The era of the monarchy left a huge imprint on the architecture of Novi Sad, one that is totally different from other cities in Serbia, which were more influenced by the communists. Over the Habsburg era, many of the most recognizable city sights were built or rebuilt, such as Petrovaradin fortress, originally built by the French General Charles Eugène de Croÿ in the 17th century and later rebuilt by the Austrians. It took 88 years, with 16 kilometers of underground corridors, deep wells and some hidden mechanics that helped Austrians build the most impregnable systems of warfare in Europe. The fortress has never been conquered.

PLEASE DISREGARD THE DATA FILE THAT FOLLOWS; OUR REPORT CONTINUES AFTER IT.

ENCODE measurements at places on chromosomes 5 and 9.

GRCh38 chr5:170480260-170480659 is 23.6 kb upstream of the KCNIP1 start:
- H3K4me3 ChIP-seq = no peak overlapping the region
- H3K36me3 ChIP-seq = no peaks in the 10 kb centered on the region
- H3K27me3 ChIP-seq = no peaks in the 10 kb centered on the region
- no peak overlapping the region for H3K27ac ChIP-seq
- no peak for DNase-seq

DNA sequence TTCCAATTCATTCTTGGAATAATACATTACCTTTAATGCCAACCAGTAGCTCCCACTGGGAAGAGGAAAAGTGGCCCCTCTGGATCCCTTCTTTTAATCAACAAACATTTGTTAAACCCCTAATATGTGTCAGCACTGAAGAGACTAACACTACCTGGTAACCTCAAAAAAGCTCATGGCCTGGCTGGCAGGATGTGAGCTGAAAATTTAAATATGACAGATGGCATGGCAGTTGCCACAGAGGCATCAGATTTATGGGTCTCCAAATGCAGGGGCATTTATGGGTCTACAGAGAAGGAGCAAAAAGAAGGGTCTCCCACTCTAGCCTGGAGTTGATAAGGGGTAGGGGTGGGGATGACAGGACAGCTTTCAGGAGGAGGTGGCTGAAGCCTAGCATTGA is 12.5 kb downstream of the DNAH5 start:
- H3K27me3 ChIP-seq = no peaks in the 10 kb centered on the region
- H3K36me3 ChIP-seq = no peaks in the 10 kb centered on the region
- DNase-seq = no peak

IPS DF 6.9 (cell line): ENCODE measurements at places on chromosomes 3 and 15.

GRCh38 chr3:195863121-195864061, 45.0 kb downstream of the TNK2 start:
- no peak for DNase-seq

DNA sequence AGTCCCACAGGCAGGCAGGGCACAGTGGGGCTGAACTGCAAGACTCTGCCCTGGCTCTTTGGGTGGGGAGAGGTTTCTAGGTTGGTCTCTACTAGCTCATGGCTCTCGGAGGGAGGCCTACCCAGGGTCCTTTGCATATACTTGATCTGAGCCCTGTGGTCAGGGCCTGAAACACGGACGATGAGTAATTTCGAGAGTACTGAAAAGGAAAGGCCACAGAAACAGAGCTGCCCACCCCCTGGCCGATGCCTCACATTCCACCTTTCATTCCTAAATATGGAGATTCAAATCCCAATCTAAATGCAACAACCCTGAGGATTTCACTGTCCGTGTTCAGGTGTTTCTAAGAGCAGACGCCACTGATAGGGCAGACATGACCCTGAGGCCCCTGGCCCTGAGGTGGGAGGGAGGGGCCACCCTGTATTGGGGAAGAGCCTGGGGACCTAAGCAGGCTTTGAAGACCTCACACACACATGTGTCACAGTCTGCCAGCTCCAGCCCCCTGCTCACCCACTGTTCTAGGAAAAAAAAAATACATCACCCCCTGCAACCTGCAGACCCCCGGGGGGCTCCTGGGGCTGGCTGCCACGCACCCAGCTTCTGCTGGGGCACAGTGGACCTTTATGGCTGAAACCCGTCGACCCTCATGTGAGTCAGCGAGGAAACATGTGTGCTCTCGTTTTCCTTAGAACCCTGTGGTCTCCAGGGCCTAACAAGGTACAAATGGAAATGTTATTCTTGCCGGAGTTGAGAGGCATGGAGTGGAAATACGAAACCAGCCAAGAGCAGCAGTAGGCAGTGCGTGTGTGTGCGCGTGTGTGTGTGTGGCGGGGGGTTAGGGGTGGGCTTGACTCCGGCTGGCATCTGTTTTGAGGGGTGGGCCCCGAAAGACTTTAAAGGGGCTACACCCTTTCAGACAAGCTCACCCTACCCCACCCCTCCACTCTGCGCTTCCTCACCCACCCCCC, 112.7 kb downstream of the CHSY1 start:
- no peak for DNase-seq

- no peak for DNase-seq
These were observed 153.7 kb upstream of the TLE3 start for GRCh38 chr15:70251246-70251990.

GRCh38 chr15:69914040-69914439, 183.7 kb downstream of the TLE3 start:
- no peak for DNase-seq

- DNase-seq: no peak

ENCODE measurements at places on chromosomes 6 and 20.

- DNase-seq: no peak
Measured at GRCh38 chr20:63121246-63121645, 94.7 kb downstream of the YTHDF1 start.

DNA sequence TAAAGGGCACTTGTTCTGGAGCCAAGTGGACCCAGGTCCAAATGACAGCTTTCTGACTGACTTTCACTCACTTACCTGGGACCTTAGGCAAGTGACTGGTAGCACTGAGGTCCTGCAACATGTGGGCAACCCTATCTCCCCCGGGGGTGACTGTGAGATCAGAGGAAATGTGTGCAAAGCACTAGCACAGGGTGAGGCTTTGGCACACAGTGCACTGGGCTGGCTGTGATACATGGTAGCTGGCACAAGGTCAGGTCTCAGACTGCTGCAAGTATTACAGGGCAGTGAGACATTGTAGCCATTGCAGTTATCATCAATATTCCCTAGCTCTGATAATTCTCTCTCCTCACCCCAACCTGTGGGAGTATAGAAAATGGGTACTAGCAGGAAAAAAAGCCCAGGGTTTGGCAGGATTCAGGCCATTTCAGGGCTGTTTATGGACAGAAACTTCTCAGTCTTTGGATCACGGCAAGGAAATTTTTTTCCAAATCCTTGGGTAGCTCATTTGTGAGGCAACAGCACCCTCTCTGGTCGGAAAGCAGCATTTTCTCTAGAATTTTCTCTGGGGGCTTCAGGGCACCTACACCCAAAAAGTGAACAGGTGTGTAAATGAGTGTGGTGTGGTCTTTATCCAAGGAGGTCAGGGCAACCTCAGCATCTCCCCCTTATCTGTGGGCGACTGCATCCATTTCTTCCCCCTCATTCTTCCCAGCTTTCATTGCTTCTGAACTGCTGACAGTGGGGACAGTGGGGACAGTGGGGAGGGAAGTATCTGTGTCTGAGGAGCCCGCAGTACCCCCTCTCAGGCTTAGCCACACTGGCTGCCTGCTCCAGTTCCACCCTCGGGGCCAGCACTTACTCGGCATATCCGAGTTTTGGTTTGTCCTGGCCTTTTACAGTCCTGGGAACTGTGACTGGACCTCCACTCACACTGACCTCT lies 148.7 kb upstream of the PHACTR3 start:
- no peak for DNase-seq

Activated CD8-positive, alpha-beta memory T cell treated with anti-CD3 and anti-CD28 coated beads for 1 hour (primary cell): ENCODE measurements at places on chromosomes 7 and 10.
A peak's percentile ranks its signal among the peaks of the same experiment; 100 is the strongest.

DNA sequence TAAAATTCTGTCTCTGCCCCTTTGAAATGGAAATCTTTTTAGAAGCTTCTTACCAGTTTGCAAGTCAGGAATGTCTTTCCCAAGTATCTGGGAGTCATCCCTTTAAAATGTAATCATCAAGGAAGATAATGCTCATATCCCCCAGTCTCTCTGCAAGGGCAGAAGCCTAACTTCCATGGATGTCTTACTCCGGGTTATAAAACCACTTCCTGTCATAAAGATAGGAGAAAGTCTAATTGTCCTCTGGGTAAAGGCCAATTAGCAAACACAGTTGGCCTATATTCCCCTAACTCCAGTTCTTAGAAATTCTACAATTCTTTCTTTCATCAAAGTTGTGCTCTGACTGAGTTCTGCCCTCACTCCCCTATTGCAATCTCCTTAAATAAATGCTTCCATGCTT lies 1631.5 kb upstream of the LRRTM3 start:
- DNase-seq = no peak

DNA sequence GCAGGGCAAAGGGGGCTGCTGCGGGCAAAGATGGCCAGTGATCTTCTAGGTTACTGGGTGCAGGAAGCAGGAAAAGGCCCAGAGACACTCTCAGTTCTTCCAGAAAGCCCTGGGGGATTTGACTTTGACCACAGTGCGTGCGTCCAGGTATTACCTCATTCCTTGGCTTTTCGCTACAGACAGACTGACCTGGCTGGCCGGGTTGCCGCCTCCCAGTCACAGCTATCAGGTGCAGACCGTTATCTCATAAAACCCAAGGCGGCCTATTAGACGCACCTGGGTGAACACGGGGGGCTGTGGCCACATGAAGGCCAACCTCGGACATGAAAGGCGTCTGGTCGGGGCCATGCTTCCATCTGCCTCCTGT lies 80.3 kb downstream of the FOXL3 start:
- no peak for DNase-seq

To honor Serbian contributions, Maria Theresia gave a unique gift to the people of Novi Sad – what today is known as the “drunk clock,” whose big hand expresses hours and small hand the minutes, so people from the opposite shore could easily see what time it was – even in their cups. The hours were what mattered, because people led much slower lives. Many locals still describe the Austrian era as one of the best in the city’s history, because of the rich cultural heritage left behind, but also because the Austrians taught them to create an orderly society, with respect for the state system. Even today, if someone behaves particularly nice, locals will say, “Oh, that is the Viennese school!” – an homage to the beautiful manners they associate with Austrian traditions. Cosmopolitanism, understanding of diversity, a slower lifestyle and calmer behavior than Serbians from the South – these are the qualities that locals attribute to the Austrian time.